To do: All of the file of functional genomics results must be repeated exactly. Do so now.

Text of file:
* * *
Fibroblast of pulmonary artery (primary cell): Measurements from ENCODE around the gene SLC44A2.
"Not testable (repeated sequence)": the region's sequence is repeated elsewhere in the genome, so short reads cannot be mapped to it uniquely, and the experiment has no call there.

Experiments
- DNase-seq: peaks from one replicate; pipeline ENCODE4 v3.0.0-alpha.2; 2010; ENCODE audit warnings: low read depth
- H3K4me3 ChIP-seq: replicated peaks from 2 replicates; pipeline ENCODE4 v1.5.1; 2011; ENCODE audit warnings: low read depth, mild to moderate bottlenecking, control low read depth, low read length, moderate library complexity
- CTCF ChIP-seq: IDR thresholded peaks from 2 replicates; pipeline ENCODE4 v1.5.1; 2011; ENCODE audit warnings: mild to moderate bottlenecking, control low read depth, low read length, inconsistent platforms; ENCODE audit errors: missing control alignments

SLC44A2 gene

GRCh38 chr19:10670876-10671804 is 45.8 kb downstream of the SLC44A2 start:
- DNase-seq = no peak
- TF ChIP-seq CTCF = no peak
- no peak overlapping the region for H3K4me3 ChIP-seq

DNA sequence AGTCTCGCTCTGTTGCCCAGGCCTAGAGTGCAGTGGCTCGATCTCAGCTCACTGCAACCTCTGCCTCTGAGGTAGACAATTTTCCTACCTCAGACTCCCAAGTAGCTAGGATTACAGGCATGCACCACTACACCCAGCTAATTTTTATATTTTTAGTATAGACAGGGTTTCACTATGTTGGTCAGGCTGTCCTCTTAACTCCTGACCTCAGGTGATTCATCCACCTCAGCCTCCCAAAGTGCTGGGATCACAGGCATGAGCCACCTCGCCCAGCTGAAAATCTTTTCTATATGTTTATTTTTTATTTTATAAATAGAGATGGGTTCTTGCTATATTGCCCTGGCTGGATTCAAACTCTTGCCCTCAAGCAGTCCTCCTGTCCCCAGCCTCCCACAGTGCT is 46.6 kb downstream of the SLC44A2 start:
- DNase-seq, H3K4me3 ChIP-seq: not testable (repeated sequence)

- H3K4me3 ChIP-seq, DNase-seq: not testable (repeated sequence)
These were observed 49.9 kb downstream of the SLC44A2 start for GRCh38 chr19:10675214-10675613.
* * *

Fibroblast of pulmonary artery (primary cell): Measurements from ENCODE around the gene SLC44A2.
"Not testable (repeated sequence)": the region's sequence is repeated elsewhere in the genome, so short reads cannot be mapped to it uniquely, and the experiment has no call there.

Experiments
- DNase-seq: peaks from one replicate; pipeline ENCODE4 v3.0.0-alpha.2; 2010; ENCODE audit warnings: low read depth
- H3K4me3 ChIP-seq: replicated peaks from 2 replicates; pipeline ENCODE4 v1.5.1; 2011; ENCODE audit warnings: low read depth, mild to moderate bottlenecking, control low read depth, low read length, moderate library complexity
- CTCF ChIP-seq: IDR thresholded peaks from 2 replicates; pipeline ENCODE4 v1.5.1; 2011; ENCODE audit warnings: mild to moderate bottlenecking, control low read depth, low read length, inconsistent platforms; ENCODE audit errors: missing control alignments

SLC44A2 gene

GRCh38 chr19:10670876-10671804 is 45.8 kb downstream of the SLC44A2 start:
- DNase-seq = no peak
- TF ChIP-seq CTCF = no peak
- no peak overlapping the region for H3K4me3 ChIP-seq

DNA sequence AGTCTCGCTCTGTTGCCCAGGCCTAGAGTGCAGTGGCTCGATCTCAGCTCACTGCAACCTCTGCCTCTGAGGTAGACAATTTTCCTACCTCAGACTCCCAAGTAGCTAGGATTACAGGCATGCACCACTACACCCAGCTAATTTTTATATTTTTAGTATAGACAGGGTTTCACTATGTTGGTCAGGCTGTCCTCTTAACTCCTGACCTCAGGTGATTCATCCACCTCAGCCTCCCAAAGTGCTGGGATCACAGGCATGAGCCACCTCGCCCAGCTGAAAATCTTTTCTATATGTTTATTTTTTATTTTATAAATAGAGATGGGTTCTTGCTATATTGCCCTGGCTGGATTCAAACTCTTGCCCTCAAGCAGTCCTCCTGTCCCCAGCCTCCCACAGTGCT is 46.6 kb downstream of the SLC44A2 start:
- DNase-seq, H3K4me3 ChIP-seq: not testable (repeated sequence)

- H3K4me3 ChIP-seq, DNase-seq: not testable (repeated sequence)
These were observed 49.9 kb downstream of the SLC44A2 start for GRCh38 chr19:10675214-10675613.